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A Correlative Defect Analyzer Combining Glide Test with Atomic Force Microscope

DOI: 10.1155/2013/657363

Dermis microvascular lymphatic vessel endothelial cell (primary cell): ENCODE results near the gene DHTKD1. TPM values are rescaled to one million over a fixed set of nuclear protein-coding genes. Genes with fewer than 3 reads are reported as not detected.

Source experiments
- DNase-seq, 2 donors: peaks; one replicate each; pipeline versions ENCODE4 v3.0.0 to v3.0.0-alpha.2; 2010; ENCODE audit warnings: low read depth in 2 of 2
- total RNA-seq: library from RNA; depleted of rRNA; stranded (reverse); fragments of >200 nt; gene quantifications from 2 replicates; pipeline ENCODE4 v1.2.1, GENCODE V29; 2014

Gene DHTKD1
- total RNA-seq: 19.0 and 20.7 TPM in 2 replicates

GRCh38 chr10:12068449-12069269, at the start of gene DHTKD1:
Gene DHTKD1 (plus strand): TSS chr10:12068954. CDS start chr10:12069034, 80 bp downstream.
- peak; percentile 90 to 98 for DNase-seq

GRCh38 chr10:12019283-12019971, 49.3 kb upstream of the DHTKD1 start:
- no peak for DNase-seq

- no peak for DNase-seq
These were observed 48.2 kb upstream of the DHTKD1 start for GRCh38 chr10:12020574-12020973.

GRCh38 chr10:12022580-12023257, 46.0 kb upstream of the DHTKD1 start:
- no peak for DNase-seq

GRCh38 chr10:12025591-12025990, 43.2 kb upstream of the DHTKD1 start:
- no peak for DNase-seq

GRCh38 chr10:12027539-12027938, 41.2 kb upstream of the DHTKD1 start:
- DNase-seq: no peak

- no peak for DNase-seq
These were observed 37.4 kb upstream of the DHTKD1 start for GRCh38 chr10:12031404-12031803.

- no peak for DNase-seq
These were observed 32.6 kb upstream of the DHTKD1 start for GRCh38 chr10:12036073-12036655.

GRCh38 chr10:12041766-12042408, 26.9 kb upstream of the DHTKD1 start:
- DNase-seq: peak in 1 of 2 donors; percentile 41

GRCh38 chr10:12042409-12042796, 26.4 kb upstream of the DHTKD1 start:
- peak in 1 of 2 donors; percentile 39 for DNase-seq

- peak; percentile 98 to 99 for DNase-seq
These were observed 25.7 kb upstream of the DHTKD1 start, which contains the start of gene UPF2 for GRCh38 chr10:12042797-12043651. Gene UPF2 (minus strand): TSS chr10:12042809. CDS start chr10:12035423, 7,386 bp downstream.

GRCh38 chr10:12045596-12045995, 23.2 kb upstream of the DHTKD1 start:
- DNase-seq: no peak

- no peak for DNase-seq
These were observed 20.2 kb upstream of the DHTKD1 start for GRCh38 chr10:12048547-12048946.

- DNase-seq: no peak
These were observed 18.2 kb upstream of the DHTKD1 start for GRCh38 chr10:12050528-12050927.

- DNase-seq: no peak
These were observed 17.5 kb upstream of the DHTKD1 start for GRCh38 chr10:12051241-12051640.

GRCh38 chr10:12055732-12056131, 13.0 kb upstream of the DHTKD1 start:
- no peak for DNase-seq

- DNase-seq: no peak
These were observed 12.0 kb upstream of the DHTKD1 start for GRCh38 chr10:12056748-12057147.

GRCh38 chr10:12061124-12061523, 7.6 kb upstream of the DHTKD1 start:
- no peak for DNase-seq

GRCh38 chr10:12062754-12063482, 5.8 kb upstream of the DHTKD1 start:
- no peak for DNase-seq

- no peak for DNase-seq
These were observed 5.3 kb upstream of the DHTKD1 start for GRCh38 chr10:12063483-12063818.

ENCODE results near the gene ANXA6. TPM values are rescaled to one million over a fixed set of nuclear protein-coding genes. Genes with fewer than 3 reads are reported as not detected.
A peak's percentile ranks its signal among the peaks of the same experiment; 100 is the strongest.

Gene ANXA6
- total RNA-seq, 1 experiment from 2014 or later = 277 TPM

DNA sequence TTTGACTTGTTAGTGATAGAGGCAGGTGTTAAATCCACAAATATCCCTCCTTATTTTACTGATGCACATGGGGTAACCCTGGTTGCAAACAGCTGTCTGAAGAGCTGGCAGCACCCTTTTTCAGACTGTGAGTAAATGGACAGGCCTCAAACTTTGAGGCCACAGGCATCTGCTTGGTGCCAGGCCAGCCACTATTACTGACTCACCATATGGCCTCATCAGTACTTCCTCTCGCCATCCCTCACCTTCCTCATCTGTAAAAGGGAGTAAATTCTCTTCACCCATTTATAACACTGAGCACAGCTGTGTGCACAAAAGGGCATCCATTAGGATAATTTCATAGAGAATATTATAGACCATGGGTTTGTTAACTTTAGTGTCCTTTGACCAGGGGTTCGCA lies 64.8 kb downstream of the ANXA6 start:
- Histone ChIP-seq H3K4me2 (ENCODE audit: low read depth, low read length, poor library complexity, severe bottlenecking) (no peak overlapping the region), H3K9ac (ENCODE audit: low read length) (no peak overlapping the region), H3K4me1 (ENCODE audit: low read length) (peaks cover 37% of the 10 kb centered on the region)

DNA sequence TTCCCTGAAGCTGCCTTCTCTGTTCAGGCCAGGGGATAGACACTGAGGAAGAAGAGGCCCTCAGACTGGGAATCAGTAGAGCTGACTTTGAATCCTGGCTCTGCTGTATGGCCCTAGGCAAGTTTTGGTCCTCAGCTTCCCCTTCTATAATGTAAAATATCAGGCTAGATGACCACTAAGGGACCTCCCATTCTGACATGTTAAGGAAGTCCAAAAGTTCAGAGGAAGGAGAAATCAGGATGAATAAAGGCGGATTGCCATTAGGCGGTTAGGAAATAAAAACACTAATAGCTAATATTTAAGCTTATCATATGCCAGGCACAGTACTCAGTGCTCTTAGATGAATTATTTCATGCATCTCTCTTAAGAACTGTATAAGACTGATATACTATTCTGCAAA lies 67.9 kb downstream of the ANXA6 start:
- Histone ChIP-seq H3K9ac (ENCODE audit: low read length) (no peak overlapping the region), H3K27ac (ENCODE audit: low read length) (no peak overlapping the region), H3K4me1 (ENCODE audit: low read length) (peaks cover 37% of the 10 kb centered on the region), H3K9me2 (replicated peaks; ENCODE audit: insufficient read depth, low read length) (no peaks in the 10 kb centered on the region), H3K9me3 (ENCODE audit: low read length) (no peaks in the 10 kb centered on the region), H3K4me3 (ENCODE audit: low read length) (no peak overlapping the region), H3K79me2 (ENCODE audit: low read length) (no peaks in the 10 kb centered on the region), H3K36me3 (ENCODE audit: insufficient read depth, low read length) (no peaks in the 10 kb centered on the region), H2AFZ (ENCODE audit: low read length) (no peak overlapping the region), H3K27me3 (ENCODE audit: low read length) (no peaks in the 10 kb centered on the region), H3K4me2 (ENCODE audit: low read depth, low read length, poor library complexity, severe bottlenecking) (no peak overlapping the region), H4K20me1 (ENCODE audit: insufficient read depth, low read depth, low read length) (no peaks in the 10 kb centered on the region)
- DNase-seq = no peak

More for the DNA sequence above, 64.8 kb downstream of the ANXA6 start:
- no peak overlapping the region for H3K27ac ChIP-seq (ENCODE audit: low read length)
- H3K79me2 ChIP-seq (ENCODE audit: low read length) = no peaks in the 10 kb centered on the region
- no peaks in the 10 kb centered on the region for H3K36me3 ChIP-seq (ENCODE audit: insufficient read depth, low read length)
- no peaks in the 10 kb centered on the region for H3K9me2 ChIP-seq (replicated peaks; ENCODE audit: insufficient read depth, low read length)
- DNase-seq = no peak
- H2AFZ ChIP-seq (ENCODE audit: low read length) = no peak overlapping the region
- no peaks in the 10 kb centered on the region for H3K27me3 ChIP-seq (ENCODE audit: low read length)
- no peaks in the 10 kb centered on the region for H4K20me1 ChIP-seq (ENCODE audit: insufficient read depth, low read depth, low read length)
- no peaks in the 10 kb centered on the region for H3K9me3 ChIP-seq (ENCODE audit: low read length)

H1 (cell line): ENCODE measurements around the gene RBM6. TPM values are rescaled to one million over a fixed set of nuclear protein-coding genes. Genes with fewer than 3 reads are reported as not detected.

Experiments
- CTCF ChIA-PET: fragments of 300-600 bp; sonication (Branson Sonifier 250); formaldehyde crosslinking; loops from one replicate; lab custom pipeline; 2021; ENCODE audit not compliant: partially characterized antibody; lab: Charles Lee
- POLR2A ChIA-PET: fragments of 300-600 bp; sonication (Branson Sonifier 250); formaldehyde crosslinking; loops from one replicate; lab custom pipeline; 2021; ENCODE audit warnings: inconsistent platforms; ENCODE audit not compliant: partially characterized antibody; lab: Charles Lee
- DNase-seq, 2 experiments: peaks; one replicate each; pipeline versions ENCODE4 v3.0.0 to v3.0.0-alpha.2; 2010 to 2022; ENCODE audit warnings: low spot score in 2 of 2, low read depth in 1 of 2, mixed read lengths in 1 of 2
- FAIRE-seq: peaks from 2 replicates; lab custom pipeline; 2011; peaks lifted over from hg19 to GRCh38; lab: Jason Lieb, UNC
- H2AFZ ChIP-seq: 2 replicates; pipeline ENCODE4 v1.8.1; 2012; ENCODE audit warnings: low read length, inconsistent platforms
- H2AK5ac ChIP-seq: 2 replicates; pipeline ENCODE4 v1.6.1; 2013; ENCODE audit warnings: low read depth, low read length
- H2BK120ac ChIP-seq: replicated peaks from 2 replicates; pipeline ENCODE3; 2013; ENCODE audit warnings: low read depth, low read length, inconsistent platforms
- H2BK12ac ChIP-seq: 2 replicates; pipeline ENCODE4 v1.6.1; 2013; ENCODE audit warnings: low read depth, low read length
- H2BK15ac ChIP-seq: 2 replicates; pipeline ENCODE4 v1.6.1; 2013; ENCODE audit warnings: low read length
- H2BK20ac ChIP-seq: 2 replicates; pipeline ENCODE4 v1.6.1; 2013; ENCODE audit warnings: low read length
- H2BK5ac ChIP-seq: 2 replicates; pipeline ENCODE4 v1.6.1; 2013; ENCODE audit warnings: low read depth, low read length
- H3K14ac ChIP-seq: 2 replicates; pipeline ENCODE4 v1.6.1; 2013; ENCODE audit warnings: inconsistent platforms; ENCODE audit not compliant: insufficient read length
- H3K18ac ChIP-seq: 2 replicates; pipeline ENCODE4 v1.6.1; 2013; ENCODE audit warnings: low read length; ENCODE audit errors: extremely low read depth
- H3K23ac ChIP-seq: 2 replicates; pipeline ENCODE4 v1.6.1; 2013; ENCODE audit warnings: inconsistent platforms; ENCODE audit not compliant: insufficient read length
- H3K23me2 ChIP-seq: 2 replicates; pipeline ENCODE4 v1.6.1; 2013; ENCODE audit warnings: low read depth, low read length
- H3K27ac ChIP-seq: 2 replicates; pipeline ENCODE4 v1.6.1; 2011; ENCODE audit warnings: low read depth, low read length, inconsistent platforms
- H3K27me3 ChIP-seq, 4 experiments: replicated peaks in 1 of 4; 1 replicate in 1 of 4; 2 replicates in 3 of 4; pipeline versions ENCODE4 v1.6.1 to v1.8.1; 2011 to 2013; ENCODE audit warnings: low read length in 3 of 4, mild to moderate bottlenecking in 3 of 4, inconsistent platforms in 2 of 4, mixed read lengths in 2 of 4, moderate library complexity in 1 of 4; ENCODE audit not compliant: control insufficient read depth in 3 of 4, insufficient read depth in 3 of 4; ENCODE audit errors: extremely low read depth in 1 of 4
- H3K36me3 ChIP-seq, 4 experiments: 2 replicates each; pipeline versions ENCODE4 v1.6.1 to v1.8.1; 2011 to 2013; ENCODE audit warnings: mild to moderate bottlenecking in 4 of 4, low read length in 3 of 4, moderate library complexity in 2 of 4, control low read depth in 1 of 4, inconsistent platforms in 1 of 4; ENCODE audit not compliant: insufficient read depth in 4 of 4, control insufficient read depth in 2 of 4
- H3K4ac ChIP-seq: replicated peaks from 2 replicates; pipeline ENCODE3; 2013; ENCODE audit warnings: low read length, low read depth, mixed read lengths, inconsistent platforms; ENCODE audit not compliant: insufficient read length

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We have developed a novel instrument combining a glide tester with an Atomic Force Microscope (AFM) for hard disk drive (HDD) media defect test and analysis. The sample stays on the same test spindle during both glide test and AFM imaging without losing the relevant coordinates. This enables an in situ evaluation with the high-resolution AFM of the defects detected by the glide test. The ability for the immediate follow-on AFM analysis solves the problem of relocating the defects quickly and accurately in the current workflow. The tool is furnished with other functions such as scribing, optical imaging, and head burnishing. Typical data generated from the tool are shown at the end of the paper. It is further demonstrated that novel experiments can be carried out on the platform by taking advantage of the correlative capabilities of the tool. 1. Introduction Media defect control has always been a critical part of the HDD manufacturing process. It has a direct effect on the manufacturing product yield which drives the bottom line of business. In the hard disk drive, high media defect level can also cause reliability problems resulting in unforeseen economic losses. Furthermore, defect-free media is an enabler for implementing new HDD technologies. On the other hand, in order to allow high areal density recording necessary for sustained market growth, the head disk spacing in HDD has been pushed down to an extremely small margin [1–3]. As a result, even defects with very small sizes are now becoming serious performance and reliability challenges. Defect failure analysis (DFA) which analyzes media defects on rejected disks from the production lines plays a central role in the defect process control as it finds the root causes and provides clues for corrective actions. The DFA is done separately from the line test, for example, the glide test. The normal procedure is to send a small portion of the line rejects to the DFA lab where the technicians try to relocate the defects manually, for example, with an optical microscope, before sending them off for examination with an analytical tool such as an AFM. As the criteria for the defects of interest become smaller, manual defect relocation becomes a bigger problem. There are often cases of missed defects when doing DFA or not finding the right ones within the contaminations generated during the handling after the line test, leading to long frustrating days with negative impacts on manufacturing progress. We have developed a tool which combines glide with AFM. We choose the glide test for its unique sensitivity


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